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Valsartan / sartan-containing drugs: Pharmaceutical companies should review manufacturing processes to avoid the occurrence of nitrosamine-containing impurities
Action at EU level
Pharmaceutical companies that make sartan blood pressure drugs (also known as angiotensin II receptor blockers) need to review their manufacturing processes to ensure that nitrosamine-containing contaminants are avoided in the future. The pharmaceutical companies are given a transition period to make any necessary changes. During this phase, strict temporary limit values apply to these impurities. After this period, companies must demonstrate that their sartan-containing medicines no longer contain any quantifiable amounts of these impurities before they can be used in the EU.
These recommendations follow a risk assessment process carried out by the European Medicines Agency (EMA) on the contamination of some sartans with N-nitrosodimethylamine (NDMA) and N-nitrosodiethylamine (NDEA), which have been classified as likely human carcinogens (substances that could cause cancer) . For the vast majority of all sartan-containing drugs, however, these impurities were not detectable or were only present in very small amounts.
In the risk assessment process, an assessment of the highest possible cancer risk was carried out. This estimate showed that if 100,000 patients had taken NDMA-contaminated valsartan from Zhejiang Huahai (the manufacturing site where the highest levels of contaminants were found) every day for 6 years at the highest dose, 22 additional cancer cases could occur over the lifetime of these 100,000 Patients arise. The presence of NDEA in these drugs could also lead to 8 additional cancer cases in 100,000 patients if they had taken the drug at the highest daily dose for 4 years.
The estimates were extrapolated from animal experiments and are very low compared to the normal lifetime risk of developing cancer in the EU (one case per two people).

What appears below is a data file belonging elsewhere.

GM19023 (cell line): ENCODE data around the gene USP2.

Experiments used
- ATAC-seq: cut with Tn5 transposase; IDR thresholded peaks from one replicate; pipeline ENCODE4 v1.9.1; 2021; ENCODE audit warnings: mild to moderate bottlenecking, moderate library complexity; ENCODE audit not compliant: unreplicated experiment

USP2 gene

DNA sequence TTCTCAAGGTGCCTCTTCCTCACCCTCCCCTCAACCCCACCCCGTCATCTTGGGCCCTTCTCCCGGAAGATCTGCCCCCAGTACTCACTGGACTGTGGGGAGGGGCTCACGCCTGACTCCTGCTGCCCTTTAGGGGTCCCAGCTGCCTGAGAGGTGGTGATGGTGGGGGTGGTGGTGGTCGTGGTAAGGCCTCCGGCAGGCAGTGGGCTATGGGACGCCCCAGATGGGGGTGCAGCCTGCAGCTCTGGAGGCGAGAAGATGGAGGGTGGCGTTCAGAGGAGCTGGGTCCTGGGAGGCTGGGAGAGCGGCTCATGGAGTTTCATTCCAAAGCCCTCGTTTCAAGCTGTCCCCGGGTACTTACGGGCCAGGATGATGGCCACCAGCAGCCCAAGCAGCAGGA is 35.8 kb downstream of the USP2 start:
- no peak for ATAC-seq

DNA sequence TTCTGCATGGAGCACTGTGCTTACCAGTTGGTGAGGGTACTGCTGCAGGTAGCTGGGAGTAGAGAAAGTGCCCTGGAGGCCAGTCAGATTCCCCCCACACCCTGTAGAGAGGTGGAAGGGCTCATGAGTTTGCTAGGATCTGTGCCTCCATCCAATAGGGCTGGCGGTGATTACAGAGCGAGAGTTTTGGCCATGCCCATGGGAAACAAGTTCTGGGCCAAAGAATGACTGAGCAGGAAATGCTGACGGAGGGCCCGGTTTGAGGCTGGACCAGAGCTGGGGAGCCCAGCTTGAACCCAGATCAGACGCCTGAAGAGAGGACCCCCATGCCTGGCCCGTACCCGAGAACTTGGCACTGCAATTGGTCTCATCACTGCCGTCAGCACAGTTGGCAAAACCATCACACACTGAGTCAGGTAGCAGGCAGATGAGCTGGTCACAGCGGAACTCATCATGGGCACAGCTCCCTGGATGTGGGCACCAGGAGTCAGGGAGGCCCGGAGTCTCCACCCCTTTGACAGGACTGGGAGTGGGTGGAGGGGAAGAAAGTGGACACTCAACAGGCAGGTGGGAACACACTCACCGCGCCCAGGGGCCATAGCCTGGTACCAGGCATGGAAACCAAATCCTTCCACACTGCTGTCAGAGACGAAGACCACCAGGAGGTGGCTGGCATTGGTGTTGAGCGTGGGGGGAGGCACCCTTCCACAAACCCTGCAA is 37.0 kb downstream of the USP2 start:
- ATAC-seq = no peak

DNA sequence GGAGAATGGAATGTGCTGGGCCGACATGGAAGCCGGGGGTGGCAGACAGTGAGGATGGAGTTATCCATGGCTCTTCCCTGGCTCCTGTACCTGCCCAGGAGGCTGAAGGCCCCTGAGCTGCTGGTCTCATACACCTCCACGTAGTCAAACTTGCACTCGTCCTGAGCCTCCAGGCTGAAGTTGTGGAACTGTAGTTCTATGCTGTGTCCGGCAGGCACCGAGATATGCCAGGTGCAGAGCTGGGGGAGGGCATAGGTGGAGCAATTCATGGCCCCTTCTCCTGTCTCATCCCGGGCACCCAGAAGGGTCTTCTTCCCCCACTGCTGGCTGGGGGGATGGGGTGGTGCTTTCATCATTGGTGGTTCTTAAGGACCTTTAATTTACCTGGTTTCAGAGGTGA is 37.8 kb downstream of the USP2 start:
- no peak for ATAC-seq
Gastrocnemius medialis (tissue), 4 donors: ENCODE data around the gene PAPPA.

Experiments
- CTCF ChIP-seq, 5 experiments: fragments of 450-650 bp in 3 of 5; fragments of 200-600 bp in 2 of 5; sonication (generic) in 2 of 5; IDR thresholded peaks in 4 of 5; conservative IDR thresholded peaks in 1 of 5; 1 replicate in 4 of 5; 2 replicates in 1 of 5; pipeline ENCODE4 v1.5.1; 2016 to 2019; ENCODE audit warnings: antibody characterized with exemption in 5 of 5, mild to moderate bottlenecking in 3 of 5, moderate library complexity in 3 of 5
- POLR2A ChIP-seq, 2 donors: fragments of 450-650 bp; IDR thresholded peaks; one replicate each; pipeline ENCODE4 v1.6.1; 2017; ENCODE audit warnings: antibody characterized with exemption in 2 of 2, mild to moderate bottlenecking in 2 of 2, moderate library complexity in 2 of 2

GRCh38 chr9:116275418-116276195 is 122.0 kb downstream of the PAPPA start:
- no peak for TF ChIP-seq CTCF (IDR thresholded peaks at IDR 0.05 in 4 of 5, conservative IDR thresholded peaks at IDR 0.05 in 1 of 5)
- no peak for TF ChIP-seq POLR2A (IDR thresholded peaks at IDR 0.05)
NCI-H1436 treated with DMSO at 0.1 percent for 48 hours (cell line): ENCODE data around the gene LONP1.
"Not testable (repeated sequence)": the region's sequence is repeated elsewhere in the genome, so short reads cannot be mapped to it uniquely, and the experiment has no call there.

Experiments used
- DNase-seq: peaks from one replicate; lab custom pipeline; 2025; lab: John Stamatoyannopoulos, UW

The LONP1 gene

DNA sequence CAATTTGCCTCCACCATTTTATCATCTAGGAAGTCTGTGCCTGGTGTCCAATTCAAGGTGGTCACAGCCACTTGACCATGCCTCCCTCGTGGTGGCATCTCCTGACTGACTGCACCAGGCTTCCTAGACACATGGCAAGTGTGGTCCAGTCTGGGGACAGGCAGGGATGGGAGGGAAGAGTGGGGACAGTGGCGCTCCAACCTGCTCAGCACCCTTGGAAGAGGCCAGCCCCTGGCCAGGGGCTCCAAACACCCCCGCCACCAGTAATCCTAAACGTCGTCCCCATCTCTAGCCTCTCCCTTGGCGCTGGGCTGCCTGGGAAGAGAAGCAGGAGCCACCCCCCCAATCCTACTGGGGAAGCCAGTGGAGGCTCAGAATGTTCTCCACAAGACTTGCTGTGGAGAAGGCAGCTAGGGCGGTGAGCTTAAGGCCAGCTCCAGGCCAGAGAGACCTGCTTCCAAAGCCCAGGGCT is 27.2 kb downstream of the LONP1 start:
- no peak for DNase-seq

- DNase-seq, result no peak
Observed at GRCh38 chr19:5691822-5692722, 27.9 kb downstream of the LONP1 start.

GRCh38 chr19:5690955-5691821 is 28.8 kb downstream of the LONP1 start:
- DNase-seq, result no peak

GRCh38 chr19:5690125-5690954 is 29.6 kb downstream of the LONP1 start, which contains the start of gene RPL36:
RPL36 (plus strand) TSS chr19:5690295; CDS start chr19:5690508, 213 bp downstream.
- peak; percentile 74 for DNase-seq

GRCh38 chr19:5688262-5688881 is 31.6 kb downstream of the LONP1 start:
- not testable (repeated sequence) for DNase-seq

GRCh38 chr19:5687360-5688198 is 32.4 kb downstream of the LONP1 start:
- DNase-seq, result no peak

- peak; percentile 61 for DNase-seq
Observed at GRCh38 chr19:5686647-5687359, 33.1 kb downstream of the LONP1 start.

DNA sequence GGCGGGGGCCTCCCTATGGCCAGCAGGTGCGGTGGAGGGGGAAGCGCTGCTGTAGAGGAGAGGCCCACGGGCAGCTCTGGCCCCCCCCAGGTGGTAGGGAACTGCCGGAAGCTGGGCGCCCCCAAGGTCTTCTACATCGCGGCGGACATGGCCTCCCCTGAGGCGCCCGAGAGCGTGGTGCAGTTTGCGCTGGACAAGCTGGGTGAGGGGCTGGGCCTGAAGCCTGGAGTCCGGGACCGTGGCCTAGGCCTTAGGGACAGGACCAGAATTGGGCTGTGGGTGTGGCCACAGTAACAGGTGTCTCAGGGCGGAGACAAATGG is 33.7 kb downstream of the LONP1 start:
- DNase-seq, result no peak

How the sartans got contaminated
Before June 2018, NDMA and NDEA were not among the contaminants identified in sartans and therefore could not be detected by routine tests.
It is now known that these impurities can form during the production of those sartans with a specific ring structure, a so-called tetrazole ring, under certain conditions and when certain solvents, reagents and other starting materials are used. Additionally, it is possible that contaminants were already present in some sartans due to the fact that manufacturers accidentally used contaminated equipment or reagents in the manufacturing process.
Pharmaceutical companies must now take steps to avoid the presence of these contaminants and subject their medicines to strict controls.
Checks during and after the transition period
While the goal is to no longer have quantifiable amounts of nitrosamine contaminants in sartans, provisional limit values for NDMA and NDEA have been set for the transition period in accordance with current international guidelines.
Medicines that either contain impurities above these limit values or medicinal products that contain both nitrosamines - regardless of the amount - will no longer be marketable in the EU in future.
The limit values are based on maximum daily doses derived from animal experiments: 96.0 nanograms for NDMA and 26.5 nanograms for NDEA. If you divide this amount by the maximum daily dose for each active ingredient, the limit value results in parts per million (ppm) (see Table 1).
The transition period of two years will allow pharmaceutical companies to make the necessary changes in their manufacturing processes and introduce testing procedures that are able to detect minute levels of these impurities.
After this transition period, pharmaceutical companies must then rule out the presence of even lower NDEA or NDMA values in their drugs (<0.03 ppm).
|Active substance (maximum daily dose)||Maximum daily intake (ng)||Limit value (ppm)||Maximum daily intake (ng)||Limit value (ppm)|
|Candesartan (32 mg)||96.0||3.000||26.5||0.820|
|Irbesartan (300 mg)||96.0||0.320||26.5||0.088|
|Losartan (150 mg)||96.0||0.640||26.5||0.177|
|Olmesartan (40 mg)||96.0||2.400||26.5||0.663|
|Valsartan (320 mg)||96.0||0.300||26.5||0.082|
The investigation continues
The EMA and national authorities will continue investigations for the presence of nitrosamine-containing impurities in medicines, including other impurities such as N-nitrosoethylisopropylamine (EIPNA), N-nitrosodiisopropylamine (DIPNA) and N-nitroso-N-methylamino-butyric acid (NMBA).
Competent authorities in the EU will also take appropriate action from the reviews to improve the way in which contaminants in medicines are identified and treated.